An extreme drought is happening here in CA, the most extreme drought in the state’s history! Our state reservoirs are 60% empty and the water prices are soaring. You might know we’re in a drought, but you might not know some of the ways to help and there are so many ways…

After sharing our PSA at our school assembly, a reporter from The Coast News, Aaron Burgin, came to interview our Book Club. We decided to try our hand at reporting and interviewing some other classes at our school to see how they are saving water…


“When I start a shower, I collect the cold water in a bucket and use it to water my plants,” Ella from Mrs. Hamilton’s third grade class shared. Sean from Mrs. Payte’s second grade class said his whole family is timing their showers. Timing your shower is very important because if you take too long of a shower, extra water can be wasted. Chloe from Mrs. Hamilton’s said she doesn’t fill her bath all the way, which is very important if you don’t take showers. Simone, also from Mrs. Payte’s class, said she doesn’t leave the faucet on after she washes her hands. Similarly, Wyatt, from Mrs. Hamilton’s class, doesn’t leave the water on while he brushes his teeth. Charlie from the same class said to turn the shower off while you soap up your hair to wash it. Kids in Mr. Redding’s second grade class also had great ideas. Eve puts buckets outside to collect rainwater and Cassidy said to only fill a glass of water up as much as you’re going to drink. It’s not just older kids who have smart water-saving strategies… In Mrs. Paccione’s TK class, Kate said to use rainwater for the fish tank, and in Mrs. McNamara’s class Mila reported that she used to leave the water running, but now she turns it off! Nice work, Mila! And thank you to all the classes who helped us with these interviews!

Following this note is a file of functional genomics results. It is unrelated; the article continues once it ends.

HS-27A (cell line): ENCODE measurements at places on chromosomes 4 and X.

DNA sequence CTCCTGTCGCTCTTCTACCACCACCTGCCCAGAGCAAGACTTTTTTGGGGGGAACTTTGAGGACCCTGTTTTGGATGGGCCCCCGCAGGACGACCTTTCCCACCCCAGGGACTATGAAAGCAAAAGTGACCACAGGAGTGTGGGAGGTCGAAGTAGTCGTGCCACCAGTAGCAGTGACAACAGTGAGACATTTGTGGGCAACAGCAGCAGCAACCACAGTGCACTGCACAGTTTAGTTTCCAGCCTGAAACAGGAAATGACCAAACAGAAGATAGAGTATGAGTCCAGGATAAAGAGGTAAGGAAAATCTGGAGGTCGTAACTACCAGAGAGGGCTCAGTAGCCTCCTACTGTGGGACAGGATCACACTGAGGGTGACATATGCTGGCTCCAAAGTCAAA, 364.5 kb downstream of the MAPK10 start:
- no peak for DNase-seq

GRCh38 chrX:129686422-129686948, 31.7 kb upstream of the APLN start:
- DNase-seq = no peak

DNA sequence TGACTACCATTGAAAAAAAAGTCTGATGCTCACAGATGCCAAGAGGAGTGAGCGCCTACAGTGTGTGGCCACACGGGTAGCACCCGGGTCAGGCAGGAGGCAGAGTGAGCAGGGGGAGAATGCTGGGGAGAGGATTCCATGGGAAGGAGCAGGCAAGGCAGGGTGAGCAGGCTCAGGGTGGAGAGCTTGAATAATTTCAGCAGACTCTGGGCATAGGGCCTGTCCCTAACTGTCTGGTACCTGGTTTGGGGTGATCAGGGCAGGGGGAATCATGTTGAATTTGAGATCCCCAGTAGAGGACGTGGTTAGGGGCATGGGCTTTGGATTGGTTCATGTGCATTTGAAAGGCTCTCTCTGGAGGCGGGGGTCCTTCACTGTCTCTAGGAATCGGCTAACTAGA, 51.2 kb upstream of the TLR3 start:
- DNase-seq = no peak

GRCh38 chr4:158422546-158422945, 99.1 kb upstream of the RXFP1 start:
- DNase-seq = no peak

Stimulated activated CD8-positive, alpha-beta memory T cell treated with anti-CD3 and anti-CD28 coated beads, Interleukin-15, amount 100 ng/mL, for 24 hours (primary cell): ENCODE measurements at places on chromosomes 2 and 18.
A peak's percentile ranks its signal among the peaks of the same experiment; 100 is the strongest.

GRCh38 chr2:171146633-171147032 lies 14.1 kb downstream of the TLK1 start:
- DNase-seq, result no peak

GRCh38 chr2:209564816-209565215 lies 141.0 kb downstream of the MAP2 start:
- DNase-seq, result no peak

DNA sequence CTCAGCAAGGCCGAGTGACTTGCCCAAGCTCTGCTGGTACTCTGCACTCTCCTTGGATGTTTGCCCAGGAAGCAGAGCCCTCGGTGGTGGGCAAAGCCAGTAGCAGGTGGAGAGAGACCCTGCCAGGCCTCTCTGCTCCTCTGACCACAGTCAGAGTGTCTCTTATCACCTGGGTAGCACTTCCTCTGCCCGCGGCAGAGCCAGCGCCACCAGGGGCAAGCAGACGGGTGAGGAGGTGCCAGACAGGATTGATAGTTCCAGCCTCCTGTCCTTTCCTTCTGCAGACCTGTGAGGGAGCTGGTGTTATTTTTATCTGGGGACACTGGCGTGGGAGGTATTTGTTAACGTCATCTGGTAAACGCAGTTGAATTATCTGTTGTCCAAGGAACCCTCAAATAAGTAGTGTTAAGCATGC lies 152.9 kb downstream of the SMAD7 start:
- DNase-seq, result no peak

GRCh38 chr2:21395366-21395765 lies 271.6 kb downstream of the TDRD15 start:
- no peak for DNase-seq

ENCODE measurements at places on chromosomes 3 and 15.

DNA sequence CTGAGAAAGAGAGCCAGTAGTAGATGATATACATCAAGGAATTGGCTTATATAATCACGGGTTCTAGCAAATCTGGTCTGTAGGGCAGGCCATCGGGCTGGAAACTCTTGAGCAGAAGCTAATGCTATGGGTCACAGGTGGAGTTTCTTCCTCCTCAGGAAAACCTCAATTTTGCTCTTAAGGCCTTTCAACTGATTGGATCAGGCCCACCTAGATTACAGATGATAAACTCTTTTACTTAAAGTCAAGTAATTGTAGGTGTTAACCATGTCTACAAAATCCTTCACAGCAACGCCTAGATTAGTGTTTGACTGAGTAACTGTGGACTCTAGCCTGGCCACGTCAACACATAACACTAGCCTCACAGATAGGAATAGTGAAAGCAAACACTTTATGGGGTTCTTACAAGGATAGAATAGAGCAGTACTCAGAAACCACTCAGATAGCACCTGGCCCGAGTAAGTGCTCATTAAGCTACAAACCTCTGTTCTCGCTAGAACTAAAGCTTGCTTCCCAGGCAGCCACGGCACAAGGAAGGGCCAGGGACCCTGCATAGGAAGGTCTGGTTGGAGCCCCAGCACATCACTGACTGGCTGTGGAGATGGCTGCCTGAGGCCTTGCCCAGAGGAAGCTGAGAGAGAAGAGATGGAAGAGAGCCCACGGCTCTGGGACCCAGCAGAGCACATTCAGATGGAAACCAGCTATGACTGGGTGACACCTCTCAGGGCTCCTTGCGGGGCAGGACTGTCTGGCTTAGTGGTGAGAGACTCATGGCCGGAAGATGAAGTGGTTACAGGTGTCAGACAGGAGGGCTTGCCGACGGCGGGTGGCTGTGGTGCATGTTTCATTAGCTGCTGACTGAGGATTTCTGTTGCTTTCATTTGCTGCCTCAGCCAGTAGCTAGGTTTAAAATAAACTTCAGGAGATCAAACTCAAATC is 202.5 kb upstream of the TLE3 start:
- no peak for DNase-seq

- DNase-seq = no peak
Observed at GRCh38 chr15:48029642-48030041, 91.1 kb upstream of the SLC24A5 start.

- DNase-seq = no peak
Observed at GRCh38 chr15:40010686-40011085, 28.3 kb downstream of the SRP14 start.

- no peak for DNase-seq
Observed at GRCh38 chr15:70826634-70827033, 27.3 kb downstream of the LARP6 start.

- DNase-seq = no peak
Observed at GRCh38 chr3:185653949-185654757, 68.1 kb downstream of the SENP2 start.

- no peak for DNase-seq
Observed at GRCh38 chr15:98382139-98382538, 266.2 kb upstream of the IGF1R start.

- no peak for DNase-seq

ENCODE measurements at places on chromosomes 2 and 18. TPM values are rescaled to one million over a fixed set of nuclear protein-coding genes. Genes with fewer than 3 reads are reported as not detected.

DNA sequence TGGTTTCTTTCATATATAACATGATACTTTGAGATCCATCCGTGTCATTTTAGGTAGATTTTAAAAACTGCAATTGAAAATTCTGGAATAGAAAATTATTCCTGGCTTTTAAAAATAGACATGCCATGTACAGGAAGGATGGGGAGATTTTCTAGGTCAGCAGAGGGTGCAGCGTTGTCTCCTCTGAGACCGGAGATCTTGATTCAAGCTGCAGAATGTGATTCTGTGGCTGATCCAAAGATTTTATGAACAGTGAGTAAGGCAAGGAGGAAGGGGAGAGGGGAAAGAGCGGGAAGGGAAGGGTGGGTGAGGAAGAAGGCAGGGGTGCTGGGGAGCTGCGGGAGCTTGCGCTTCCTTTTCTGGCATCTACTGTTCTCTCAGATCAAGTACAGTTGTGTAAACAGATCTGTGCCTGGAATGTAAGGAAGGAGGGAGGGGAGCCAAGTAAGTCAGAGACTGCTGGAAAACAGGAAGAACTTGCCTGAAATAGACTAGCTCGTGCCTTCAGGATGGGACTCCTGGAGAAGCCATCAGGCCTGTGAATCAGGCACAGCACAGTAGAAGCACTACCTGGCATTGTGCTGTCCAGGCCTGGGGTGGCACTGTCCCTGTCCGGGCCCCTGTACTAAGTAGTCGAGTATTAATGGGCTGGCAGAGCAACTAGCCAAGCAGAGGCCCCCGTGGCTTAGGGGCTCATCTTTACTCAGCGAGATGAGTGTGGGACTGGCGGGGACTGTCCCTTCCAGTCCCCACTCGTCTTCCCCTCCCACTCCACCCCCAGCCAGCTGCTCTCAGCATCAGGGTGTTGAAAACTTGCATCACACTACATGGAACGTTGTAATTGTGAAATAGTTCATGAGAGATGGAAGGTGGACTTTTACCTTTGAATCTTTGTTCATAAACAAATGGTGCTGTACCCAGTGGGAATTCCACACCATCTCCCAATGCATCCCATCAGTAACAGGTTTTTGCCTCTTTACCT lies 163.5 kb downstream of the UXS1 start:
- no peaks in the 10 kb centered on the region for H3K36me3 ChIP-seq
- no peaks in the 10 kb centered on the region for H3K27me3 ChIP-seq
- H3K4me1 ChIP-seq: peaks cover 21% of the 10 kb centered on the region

A solution to the drought problem is to take five-minute showers, which would save 5, 500 gallons per person every year. Plants, people, and animals need water to survive. So, we invite you to be a superhero and think of more water-saving ideas to stop the drought!

photo 4 copy 2

Marble Mazes: A Collaborative Design Challenge

What better way to reestablish ourselves as a community of learners after the long winter break than to engage in teamwork that involved transferring a marble from one end of the classroom or auditorium to the other using only a series of grooved wooden ramps?

It didn’t take long for students to realize the importance of communication and teamwork…and how much harder it is to work with a large team than a small one!


This marble challenge became the perfect introduction to our upcoming design challenge–making marble mazes!

To prepare students for this physical design and engineering challenge ahead of them, we read a couple of wonderful picture books to get student thinking about the attitudes and processes they would need to successfully complete the tasks.  Rosie Revere Engineer by Andrea Beaty features an intrepid little girl who aspires to be an engineer…and who is already an avid inventor.  She keeps her inventions under wraps…afraid that others will make fun of her…and when her favorite uncle laughs at one of her inventions…oh no…she wants to quit.  Lucky for her, her passions and interests keep her going.  (You’ll want to read this gem to see how the story turns out!)  We followed that book with The Most Magnificent Thing by Ashley Spires…another book about a young designer, inventor, and engineer.  These beautifully written books set the stage for the challenge to come!